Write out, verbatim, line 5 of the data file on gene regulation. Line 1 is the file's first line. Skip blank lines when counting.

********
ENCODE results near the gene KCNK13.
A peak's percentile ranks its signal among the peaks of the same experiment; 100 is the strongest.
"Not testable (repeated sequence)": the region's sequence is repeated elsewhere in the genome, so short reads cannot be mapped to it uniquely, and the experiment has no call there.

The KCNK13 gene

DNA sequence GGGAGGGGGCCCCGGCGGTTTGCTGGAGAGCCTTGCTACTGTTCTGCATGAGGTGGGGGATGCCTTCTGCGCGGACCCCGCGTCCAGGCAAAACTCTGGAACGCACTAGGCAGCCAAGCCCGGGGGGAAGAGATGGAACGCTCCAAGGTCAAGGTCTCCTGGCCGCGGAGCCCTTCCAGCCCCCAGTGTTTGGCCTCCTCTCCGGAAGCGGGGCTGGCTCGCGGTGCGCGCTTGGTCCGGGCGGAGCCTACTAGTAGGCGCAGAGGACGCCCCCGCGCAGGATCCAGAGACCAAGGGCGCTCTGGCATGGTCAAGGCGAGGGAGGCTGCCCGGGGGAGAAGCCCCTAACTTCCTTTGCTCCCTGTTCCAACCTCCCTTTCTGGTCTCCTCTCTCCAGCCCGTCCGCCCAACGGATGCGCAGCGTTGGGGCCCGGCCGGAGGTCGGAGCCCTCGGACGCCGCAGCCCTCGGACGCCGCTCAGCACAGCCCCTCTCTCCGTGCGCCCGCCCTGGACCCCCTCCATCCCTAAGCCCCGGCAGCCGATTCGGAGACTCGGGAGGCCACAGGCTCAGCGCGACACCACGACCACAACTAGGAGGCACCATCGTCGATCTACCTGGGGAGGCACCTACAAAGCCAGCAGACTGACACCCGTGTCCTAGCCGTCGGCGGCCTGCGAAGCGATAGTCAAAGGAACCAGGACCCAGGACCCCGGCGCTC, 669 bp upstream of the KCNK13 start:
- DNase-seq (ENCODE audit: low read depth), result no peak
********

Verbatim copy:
DNA sequence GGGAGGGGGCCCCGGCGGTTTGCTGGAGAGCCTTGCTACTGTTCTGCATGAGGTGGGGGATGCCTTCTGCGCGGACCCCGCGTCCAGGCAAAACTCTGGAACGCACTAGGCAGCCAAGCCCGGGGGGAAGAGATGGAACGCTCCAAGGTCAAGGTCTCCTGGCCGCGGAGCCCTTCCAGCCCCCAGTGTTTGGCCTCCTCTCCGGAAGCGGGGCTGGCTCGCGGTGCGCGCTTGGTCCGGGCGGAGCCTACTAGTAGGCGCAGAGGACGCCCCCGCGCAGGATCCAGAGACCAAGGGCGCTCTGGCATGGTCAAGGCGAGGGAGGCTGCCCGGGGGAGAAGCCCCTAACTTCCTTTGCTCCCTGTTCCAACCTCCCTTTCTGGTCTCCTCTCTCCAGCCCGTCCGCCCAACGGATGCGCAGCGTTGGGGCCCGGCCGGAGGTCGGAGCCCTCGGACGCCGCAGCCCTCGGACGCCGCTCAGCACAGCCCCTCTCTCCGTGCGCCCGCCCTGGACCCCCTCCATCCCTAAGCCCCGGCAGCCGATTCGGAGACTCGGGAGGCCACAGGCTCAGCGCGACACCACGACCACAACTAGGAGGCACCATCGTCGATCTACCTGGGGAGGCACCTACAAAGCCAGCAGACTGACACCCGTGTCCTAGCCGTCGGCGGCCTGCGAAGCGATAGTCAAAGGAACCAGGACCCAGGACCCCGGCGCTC, 669 bp upstream of the KCNK13 start: